In the March 17, 1961 issue of Life magazine, President John F. Kennedy provided a top 10 list of favorite books to journalist Hugh Sidey. Tucked in at number nine – beside appropriately presidential tomes such as The Red and the Black and Winston Churchill’s panegyrical biography of Marlborough  – was Fleming’s fifth James Bond novel, From Russia With Love.  By the year’s end, Fleming was the most popular thriller writer in America.

The Bond novels were staples of my youth, but I only recently returned to them on the occasion of Thomas & Mercer’s handsome reissues, which tempted me back to my favorite of the series.  (The cover of the Jonathan Cape first edition of From Russia With Love remains the most prized of literary Bond collectibles.)  In the intervening three decades, I’ve published and reviewed fiction, and taught novel-writing, and I came back to Fleming expecting the worst.  Instead, I was surprised by how well the novel stood up, and how sound Fleming’s storytelling instincts are.

It would be easy enough to dismiss Kennedy’s move as the sort of political ploy we’ve come to expect from politicians who want to show us their human side, but it’s not hard to see why Kennedy might have been genuinely drawn to Fleming’s novel.  First, though, let’s be clear: Fleming had no illusions about his literary gifts.  “My books tremble on the brink of corn,” he once said.  In a letter quoted in the recent collection, The Man with the Golden Typewriter, he insisted that, “My books are straight pillow fantasies of the bang-bang, kiss-kiss variety”

Still, one dismisses Fleming at one’s peril.  Like other canny storytellers, he knows how to propel us through an utterly coherent universe.  He has a knack for memorable villains, and From Russia with Love gives us not just one, but two of his greatest creations:  the vicious assassin Red Grant and his creepy handler Rosa Klebb.  Her description is particularly memorable:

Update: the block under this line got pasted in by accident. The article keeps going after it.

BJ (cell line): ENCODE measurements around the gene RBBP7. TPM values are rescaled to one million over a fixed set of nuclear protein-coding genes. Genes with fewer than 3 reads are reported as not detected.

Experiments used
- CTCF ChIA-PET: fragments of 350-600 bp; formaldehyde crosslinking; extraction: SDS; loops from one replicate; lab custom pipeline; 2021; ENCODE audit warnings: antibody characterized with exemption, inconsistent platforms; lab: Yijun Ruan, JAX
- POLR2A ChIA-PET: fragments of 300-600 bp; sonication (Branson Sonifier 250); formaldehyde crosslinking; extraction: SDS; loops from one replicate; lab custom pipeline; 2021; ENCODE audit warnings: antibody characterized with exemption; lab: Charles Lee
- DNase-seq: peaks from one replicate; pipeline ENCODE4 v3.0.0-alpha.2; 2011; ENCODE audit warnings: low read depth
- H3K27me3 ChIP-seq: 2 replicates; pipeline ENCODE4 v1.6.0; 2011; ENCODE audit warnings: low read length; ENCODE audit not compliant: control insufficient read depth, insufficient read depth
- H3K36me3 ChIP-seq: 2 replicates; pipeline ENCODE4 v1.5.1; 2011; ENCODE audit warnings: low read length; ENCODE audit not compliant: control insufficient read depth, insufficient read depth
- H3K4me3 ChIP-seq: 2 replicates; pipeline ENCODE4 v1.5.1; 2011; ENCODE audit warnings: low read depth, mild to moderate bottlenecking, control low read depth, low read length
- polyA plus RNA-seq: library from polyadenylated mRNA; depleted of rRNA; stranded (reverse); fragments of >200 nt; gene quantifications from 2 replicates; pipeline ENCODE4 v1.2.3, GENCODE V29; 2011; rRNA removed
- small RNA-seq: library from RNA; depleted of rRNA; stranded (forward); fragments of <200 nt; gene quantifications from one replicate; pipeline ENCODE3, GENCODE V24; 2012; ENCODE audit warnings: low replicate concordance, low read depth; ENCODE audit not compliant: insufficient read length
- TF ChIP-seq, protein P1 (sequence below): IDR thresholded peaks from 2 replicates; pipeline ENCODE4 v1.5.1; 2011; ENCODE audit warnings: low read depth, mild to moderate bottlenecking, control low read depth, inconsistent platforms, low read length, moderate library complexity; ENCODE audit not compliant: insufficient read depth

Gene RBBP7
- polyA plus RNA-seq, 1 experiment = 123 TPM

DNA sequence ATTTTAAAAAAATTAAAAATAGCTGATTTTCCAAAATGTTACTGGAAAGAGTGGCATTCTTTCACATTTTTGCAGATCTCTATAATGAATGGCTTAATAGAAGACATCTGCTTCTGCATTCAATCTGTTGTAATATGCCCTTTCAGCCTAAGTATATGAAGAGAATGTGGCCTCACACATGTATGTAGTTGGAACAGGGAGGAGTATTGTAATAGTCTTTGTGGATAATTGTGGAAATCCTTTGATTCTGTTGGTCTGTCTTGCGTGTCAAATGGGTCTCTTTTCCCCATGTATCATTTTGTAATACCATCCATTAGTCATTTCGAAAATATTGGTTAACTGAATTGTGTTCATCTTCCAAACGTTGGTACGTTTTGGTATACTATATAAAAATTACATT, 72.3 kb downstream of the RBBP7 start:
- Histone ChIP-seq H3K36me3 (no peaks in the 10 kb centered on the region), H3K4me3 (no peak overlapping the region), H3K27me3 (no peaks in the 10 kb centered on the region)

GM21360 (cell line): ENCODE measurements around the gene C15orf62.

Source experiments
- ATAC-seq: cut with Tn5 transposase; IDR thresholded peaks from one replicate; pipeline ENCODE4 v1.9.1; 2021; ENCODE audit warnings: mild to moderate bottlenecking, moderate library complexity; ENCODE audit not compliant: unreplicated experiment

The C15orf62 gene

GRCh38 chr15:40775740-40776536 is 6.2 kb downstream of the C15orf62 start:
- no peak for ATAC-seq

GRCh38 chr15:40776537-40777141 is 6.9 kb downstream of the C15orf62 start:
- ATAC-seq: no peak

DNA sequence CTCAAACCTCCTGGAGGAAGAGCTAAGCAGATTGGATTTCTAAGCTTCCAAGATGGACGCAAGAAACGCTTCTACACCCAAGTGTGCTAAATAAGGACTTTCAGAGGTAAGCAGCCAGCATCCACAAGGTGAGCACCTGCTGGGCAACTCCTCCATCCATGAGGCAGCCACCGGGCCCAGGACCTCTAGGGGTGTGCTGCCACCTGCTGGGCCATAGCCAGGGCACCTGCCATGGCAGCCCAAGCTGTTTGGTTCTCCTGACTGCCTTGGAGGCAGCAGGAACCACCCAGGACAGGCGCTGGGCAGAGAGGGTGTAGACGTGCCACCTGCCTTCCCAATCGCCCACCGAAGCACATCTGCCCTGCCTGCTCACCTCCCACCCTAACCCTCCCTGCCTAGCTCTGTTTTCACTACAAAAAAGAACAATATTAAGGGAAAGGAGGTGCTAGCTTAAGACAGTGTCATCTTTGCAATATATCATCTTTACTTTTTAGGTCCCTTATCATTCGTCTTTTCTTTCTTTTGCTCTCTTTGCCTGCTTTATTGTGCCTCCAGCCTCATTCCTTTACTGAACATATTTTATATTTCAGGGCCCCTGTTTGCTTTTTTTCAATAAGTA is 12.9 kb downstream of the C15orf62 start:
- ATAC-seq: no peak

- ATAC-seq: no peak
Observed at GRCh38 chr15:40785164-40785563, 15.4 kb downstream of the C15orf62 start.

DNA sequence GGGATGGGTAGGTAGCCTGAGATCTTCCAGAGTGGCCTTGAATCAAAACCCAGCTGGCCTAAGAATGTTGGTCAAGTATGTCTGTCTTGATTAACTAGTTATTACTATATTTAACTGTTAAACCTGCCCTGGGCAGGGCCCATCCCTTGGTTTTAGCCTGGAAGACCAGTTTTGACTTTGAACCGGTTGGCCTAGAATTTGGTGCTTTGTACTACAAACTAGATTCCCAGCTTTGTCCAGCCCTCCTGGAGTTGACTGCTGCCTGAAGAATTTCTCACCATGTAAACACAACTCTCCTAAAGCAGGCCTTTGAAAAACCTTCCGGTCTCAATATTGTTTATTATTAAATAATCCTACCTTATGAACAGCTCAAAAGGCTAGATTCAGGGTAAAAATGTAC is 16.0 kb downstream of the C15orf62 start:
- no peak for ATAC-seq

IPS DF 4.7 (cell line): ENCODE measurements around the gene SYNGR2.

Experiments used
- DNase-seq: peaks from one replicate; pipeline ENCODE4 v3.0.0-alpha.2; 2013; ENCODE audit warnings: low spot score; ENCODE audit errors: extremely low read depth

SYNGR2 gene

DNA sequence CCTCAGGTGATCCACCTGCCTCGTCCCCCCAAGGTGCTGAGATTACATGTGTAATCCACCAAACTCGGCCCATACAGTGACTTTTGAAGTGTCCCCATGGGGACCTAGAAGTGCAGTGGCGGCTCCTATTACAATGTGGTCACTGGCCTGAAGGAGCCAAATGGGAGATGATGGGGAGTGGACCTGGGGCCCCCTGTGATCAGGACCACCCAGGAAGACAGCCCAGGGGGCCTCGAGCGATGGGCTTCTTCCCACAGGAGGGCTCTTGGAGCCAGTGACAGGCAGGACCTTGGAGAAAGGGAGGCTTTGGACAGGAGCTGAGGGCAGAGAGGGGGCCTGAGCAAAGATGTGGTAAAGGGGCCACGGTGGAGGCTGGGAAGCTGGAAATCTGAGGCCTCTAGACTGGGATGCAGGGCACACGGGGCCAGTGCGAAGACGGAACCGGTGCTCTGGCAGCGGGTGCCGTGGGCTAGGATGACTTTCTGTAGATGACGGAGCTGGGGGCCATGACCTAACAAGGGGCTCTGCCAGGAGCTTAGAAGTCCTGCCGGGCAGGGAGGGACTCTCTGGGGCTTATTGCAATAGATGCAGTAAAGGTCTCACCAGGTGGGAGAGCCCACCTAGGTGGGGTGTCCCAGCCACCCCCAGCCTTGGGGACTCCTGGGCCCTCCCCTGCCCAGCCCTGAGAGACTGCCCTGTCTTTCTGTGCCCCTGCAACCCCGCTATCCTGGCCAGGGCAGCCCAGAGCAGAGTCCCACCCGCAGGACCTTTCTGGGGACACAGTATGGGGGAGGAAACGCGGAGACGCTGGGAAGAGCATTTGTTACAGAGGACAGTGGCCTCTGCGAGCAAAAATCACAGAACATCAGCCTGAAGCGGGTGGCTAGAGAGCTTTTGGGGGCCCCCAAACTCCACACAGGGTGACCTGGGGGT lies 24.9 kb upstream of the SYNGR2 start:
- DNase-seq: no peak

The tricoteuses of the French Revolution must have had faces like [Klebb’s], decided Kronsteen, sitting back in his chair and tilting his head slightly to one side. The thinning orange hair scraped back to the tight, obscene bun; the shiny yellow-brown eyes that stared so coldly at General G. through the sharp-edged squares of glass, the wedge of thickly powdered, large-pored nose; the wet trap of a mouth, that went on opening and shutting as if it was operated by wires under the chin.

But disturbing super villains can be found throughout the Bond corpus.  What Fleming does in From Russia with Love that differentiates it from the rest of series – and makes it the most compelling of his novels – is that he divides the story into two parts; and James Bond doesn’t even make an appearance in the first ten chapters.  It’s a canny move, reminiscent of the way Fitzgerald holds Gatsby out of the first 50 pages of The Great Gatsby, which, I always point out to my students, allows tension and mystery to build up in the void.  Though it’s no slight to 007 to say that he is barely missed in these fascinating pages.[1]

In “Part One – The Plan,” readers are treated to an extended look inside the Russian intelligence appartus, as a plan is hatched at the highest levels to wreak havoc and humiliation on the British by murdering 007 in a way calculated to maximize his disgrace.  These sections, which consist largely of conference rooms and planning discussions, are riveting.  Fleming had an intelligence background, and his knowledge seeps into all the Bond novels, but here, the authority and the detail are unmistakable.  It’s easy to imagine the audience’s illicit thrill in 1957 upon reading this introductory note:

“Not that it matters, but a great deal of the background to this story is accurate. [… ] Today, the headquarters of SMERSH are where, in Chapter 4, I have placed them … The conference room is faithfully described and the intelligence chiefs who meet round the table are real officials who are frequently summoned to that room for purposes similar to those I have recounted.”